With at least 420 (and probably many more) dead as a result of fighting between Sudan’s military and the Rapid Support Forces (RSF) militia, Western and other states with citizens and diplomats in the country are making desperate efforts to save those caught in the crossfire. 

Why has this happened? There are numerous reasons, including multiple breakdowns by both Sudanese parties to build a civilian-led government following the removal of the country’s former dictator, Omar al-Bashir, in 2019. But not for the first time (see Libya, Mali, and the Central African Republic), Russia’s baleful influence is at work.  

Wagner forces directly support General Mohamed Hamdan Dagalo and his RSF paramilitary units, who reportedly control the majority of gold mines along the Red Sea. Two companies linked to Wagner’s chief, Yevgeny Prigozhin — Meroe Gold, a Sudanese gold mining firm, and its owner, the Russian-based M Invest firm — are involved in funneling gold out of the country.  

Both also advised al-Bashir on how to suppress the pro-democracy movement, efforts that resulted from 2017 Russia-Sudan agreements made at the head-of-state level. These plans directly advocated for the use of social media disinformation campaigns and the staging of public executions across the country. M Invest is said by the US Treasury Department to be a front for Wagner. Recently, Russia has begun making moves to construct a military base in Sudan along the Red Sea.  

The US has sanctioned Prigozhin and the companies he is linked to, stating that his “role in Sudan highlights the interplay between Russia’s paramilitary operations, support for preserving authoritarian regimes, and exploitation of natural resources.” 

Kremlin-linked Wagner forces have been involved in some of Africa’s nastiest conflicts for years now and are often accused of significant misbehavior, including torture and mass murder. More recently, these operations have helped the Kremlin to evade Western sanctions and fund its war of aggression in Ukraine.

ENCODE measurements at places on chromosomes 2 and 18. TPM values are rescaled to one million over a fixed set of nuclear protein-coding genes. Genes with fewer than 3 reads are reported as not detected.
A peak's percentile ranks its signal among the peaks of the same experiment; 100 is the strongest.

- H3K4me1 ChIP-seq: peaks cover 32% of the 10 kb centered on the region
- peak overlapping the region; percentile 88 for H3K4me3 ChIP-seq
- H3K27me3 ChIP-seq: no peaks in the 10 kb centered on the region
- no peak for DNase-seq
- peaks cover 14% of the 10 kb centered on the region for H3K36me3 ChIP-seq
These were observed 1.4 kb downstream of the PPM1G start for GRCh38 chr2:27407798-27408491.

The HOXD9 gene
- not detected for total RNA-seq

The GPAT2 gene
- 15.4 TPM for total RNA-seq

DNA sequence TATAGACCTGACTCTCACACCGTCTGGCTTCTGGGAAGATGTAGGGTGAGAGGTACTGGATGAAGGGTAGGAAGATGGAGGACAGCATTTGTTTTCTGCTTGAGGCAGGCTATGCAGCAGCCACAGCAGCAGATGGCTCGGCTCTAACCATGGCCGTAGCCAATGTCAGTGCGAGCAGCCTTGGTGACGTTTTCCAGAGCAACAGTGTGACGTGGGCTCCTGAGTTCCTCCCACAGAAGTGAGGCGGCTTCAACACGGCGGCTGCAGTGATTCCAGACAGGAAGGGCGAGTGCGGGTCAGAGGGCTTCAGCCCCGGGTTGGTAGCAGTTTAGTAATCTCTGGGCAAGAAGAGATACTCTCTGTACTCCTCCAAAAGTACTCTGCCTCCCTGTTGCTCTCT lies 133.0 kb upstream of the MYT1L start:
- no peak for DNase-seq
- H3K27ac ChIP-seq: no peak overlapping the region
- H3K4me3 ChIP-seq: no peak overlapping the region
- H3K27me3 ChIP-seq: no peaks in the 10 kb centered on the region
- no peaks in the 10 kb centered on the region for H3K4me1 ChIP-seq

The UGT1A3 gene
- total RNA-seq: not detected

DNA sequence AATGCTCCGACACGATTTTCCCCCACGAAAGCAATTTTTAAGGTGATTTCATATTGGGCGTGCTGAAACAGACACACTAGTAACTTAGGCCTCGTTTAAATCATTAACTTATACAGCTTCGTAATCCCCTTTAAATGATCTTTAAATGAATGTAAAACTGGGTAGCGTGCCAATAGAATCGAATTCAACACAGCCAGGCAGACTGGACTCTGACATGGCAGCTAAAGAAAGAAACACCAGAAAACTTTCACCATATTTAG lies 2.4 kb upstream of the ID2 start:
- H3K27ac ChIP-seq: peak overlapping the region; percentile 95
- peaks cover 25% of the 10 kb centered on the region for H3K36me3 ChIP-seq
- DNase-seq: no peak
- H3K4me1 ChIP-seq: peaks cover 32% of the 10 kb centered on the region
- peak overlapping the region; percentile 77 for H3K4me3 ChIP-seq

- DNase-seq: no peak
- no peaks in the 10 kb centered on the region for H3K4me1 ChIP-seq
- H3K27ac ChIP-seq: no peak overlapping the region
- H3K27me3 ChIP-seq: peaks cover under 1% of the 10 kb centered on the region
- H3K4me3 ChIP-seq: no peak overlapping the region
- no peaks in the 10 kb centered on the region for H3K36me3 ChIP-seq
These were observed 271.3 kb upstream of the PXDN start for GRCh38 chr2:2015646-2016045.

Despite extremely high casualties in Ukraine (estimated by the US to be 20,000-plus), Wagner has been able to continue operations in Africa. In fact, Prigozhin is reportedly seeking to return his focus to the continent following heavy losses at the hands of the Ukrainian army. 

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While former Commander of US Africa Command (AFRICOM) General Stephen Townsend cited intelligence suggesting Wagner forces had been pulled from Libya because of the conflict, there has been no evidence to suggest that forces have been withdrawn from places such as Mali, where roughly 1,000 Wagner mercenaries deployed last year. New reports have also suggested that the organization wants to expand into Burkina Faso and its goldmines, as well as Guinea and Eritrea. 

Russia has not acted alone. According to last month’s trove of leaked classified US documents, Russian intelligence services have deepened their ties with the United Arab Emirates (UAE) in an effort to “to work together against US and UK intelligence agencies.”  

In 2020, the US Defense Intelligence Agency assessed “that the United Arab Emirates may provide some financing for the [Wagner] group’s operations.” In the case of Sudan, approximately 90% of the country’s gold is believed to be smuggled abroad, often routed through the UAE, where it is then laundered. In 2021 alone, Sudan’s gold exports exceeded $1.7bn. Kratol Aviation, a UAE-based air company, has been sanctioned by the US for transporting the group’s men and equipment.  

Meanwhile, President Emmanuel Macron recently unveiled a revamped strategy for Africa, which calls for a substantial reduction of French troops in its bases across the continent. During his speech in February, Macron referred to Wagner as the “life insurance of failing regimes in Africa.” The French leader’s sentiment is shared widely amongst Western allies, yet as Wagner forces continue to proliferate while Western forces draw back, the life insurance premiums for African autocrats begin to look affordable.  

The situation could even worsen, as the end of Putin’s war in Ukraine may see thousands of battle-hardened men seeking lucrative employment elsewhere. Such a deluge of mercenaries, in their quest for Africa’s gold and other resources, might then plunge the continent even deeper into conflict.  

Michael Albanese is a practitioner in the international development field, where he supports USG-funded democracy promotion missions globally. Previously, he worked at both the Atlantic Council and the Center for European Policy Analysis (CEPA). 

Europe’s Edge is CEPA’s online journal covering critical topics on the foreign policy docket across Europe and North America. All opinions are those of the author and do not necessarily represent the position or views of the institutions they represent or the Center for European Policy Analysis.

Europe's Edge
CEPA’s online journal covering critical topics on the foreign policy docket across Europe and North America.
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